The Holocene Extinction Event: Setting the Bar Low

Our ancient ancestors marched across the globe scorching the earth with giant walls of fire to chase their prey out into the open. They destabilized populations of easy-to-kill animals with such speed and ferocity that their part in a rolling wave of mass extinctions concurrent with human expansion is still debated, despite clear scientific evidence in support of their central role in the slaughter. They did in about 10,000 years what millions of years of predator/prey interaction (including dozens of climatic shifts and natural cataclysms) failed to do, i.e. wipe anything tasty asides from itself off the face of the earth as totally as possible. Once it got a little crowded, they immediately commenced eradicating each other with an endless enthusiasm, as the vast majority of all species on Earth seem to do.


Fast forward a tiny little frenetic blip in geologic time and you have us here today. Sometimes when I’m reading the news I feel like I’m riding in a bus with everyone else and the driver has depressed the accelerator as far as it can go and we have just left the roadway, with branches and rocks beating against the outside of the vehicle. We all see what’s happening but no one has any idea what to do or any ability to do anything even if they had a plan. Someone might try to get up and advance towards to front to seize control of the bus but is immediately cast back into their seat by gravity, momentum, and all the other natural laws that make the outcome of their attempts so obvious. The utter failure of the major emission-producing nations to set meaningful standards on pollution, the proliferation of nuclear arms as their host nations splinter into factions, the compression factor of the astonishingly fast rate at which the global population is growing: it’s pretty intense, and it doesn’t seem to bode well for what would be our children or grandchildren or even us in our old age.


But is it really that bad? Yes, of course it is. But only because we understand what it could be in theory. In practice though, given the sort of shambolic, brutal history of not just the human race but the natural order in general, things are actually pretty relaxed. I mean, here we find ourselves, searching for resources, consuming them, destroying our surroundings, just like we have been all along. But it isn’t a fall from grace, and we aren’t regressing, per se. You could watch a television commercial and say “Look at how stupid Americans are now, buying/watching/being tricked by all this crap”, but what is the alternative? What would you rather have? When has it ever been better? The 50s? The 30s? When people were hanging each other in public squares? Was that a golden age? There is something scary about how devastating the individual deviations from our modern placidity can be, for sure, and how apathetic people can remain, and how increasingly distant the rich and poor are becoming, but shocking catastrophes and futile, clumsy recalibrations are the order of the day, not just in this country or species or planet but everywhere. Pitchers can’t hit and humans can’t not kill everything.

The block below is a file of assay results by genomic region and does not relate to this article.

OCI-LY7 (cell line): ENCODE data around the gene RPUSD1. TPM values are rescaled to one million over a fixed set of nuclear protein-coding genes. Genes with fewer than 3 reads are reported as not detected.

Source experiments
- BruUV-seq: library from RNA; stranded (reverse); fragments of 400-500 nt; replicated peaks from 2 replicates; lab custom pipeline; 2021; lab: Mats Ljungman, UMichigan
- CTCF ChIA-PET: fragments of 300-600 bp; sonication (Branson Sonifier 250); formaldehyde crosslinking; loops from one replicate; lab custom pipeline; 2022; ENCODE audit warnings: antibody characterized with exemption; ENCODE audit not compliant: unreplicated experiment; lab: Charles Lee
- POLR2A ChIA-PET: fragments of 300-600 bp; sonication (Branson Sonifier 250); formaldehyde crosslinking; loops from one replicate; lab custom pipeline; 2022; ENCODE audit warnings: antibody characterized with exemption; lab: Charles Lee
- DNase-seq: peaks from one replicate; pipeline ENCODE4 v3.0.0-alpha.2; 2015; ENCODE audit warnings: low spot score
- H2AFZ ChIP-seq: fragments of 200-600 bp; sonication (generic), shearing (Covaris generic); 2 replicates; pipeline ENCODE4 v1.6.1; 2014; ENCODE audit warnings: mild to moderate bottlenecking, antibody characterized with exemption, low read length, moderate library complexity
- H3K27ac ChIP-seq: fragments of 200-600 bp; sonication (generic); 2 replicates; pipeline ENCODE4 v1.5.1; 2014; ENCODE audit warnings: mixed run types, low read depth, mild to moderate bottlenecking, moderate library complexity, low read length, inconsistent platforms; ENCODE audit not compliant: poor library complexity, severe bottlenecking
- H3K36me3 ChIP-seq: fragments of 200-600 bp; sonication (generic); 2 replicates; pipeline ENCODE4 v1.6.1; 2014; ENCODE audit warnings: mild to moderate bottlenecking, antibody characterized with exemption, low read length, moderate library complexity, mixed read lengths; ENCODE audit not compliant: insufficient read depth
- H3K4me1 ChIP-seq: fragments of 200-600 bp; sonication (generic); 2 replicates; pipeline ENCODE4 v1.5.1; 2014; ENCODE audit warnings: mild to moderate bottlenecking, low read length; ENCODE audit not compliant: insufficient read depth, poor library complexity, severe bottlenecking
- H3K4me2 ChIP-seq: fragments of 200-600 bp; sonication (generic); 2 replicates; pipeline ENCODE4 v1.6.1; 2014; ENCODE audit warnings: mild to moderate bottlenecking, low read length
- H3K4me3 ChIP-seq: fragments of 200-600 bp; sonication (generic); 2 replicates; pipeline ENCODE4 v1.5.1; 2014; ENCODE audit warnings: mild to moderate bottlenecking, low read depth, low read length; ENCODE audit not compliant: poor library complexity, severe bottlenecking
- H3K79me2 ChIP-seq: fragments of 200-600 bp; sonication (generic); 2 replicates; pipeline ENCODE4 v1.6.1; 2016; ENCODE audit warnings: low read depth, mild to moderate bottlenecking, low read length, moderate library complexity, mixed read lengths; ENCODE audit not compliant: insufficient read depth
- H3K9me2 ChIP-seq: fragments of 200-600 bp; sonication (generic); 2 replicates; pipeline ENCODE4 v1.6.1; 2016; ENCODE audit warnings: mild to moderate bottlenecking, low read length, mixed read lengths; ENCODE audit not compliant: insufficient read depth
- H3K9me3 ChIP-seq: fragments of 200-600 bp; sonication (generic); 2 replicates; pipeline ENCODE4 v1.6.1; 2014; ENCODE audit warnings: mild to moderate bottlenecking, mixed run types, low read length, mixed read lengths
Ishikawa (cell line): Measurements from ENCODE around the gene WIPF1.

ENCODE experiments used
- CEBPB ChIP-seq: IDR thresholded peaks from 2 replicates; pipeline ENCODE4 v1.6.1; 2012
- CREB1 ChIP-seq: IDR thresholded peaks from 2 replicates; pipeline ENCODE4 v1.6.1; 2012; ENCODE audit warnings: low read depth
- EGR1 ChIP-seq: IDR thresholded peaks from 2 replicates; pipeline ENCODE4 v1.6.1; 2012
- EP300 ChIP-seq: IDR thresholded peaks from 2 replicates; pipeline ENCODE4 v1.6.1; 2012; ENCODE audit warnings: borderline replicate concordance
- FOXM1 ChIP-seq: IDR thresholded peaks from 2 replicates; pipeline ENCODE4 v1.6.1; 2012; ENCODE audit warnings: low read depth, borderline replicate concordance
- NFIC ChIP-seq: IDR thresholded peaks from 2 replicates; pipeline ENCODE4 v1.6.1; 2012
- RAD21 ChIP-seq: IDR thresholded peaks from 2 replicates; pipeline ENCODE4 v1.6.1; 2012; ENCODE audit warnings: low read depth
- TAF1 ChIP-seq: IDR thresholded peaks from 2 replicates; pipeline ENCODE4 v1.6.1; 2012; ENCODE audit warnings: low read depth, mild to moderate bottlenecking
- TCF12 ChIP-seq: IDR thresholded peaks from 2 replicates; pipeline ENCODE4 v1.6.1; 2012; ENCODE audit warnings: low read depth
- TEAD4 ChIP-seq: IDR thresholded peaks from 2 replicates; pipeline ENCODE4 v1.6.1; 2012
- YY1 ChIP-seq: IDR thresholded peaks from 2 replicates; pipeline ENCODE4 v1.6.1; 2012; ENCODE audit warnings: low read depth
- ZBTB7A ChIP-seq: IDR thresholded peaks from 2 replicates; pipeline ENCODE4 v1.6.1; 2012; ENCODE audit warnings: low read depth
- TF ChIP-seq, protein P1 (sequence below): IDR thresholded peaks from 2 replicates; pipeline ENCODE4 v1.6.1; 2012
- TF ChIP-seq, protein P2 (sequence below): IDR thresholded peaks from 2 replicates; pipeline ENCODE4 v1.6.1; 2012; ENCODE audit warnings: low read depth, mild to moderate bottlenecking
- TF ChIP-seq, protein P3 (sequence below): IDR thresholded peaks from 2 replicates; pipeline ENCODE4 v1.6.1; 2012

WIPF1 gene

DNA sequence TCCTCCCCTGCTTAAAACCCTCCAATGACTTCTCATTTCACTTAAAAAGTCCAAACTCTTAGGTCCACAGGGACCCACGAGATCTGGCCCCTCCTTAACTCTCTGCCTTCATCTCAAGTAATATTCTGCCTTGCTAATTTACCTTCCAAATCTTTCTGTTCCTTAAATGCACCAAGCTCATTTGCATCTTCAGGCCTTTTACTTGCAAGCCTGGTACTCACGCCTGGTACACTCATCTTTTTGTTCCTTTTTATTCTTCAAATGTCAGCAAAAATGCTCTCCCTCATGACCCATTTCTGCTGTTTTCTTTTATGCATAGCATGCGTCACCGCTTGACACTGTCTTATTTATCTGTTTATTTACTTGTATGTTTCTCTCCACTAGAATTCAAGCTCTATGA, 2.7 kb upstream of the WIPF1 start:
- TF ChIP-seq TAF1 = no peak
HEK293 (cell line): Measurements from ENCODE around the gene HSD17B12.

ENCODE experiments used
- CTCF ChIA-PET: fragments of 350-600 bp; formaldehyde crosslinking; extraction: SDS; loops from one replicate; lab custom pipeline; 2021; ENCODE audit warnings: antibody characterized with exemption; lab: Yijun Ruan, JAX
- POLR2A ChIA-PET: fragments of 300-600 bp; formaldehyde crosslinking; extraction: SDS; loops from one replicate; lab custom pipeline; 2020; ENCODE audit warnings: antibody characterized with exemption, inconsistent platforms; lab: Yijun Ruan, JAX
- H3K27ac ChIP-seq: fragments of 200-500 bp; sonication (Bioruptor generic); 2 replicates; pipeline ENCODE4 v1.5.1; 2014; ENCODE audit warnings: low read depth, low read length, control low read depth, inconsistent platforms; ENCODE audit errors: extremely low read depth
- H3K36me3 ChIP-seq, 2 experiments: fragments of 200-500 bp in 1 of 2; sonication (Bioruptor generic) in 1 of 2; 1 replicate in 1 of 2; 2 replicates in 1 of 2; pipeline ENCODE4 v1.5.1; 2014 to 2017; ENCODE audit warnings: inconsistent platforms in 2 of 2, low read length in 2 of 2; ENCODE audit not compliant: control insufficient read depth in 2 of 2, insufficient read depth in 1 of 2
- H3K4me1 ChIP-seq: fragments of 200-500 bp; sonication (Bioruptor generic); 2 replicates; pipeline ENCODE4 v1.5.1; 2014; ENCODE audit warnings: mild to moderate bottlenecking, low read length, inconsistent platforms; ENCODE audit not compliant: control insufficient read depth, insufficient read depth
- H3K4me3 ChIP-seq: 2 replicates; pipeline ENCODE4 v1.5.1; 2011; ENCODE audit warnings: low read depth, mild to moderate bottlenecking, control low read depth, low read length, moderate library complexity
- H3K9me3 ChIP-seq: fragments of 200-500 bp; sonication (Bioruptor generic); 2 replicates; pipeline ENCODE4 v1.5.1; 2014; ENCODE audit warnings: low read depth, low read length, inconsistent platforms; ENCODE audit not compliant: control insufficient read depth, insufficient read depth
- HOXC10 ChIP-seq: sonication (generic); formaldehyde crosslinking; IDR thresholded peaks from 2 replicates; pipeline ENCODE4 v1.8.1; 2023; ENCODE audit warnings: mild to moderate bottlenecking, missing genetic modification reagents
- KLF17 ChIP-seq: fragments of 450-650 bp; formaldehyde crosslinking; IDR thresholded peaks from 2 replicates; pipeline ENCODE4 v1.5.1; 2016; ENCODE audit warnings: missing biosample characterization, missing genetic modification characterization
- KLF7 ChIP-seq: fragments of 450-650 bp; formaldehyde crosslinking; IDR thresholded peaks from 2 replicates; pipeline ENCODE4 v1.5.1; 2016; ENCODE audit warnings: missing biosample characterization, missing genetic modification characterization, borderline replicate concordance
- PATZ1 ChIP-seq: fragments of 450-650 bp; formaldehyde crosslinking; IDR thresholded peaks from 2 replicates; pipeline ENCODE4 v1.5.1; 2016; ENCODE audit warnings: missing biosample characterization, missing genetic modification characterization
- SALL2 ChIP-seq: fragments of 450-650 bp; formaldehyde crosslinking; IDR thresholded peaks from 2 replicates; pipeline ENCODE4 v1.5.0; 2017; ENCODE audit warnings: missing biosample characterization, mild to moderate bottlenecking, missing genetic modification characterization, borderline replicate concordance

I guess my point is that, as much as everything can be overwhelming, I feel more and more that it is important to keep calm and be precise. This is the real world, with warlords, child slaves, oil tankers, missles, volcanoes, grandfathers getting crushed by hippos, Predator drones, etc. and not some Ancient Greek moralistic sphere where people will all just stop acting like they always have because they realize, after 2 million years, that they are ruining stuff. I’m often frustrated by how much contemporary radicalism seems to bloody its fists pounding at the rock wall of the obvious, the human, and the unavoidable, only to be eventually co-opted and subsumed by those same things, just like always. Maybe a thorough reading of the rules of the game will help further understand how to “beat” it. Or at least elucidate why we keep losing.


Also, I know essentially nothing about philosophy so if I am rehashing some horrible person’s worldview that they used to rationalize some horrible thing, please let me know.


5 Responses to “The Holocene Extinction Event: Setting the Bar Low”

  1. 1 butttub
    October 27, 2009 at 10:27 pm

    I think you’re getting at a few very important things here re: recognizing the lack of a back-to-x-time period ideal as important to building contemporary politics.

    My one criticism (though it may be based on a misreading on my part)is that I think that you make the mistake of (or at least verge on- the line ‘humans can’t not kill everything seems especially unfair to the fluidity of ‘the human’) speaking of human nature-as-such or reducing to ‘natural’ or ‘biological’ what is a much more complex problematic of human-technological-environmental interaction. Still, you make the proper critique of radicalism that it too often appeals to a ‘higher’ human nature to reach the goal of world peace and stability.

    What I think is critical is that you point to two paths. The first is a kind of nihilistic, determinist path that says: ‘this is how things always go, I’ll just go along for the ride’. The second is that which takes history seriously and seeks radical change from a standpoint of hard, clear, and non-idealized historical memory. I think Foucault’s notion of ‘archeology’ is a perfect example of this latter path. Radical politics can then work from a better understanding of the determining and often hidden structures that tend to lead to humanity’s violent and destructive behavior.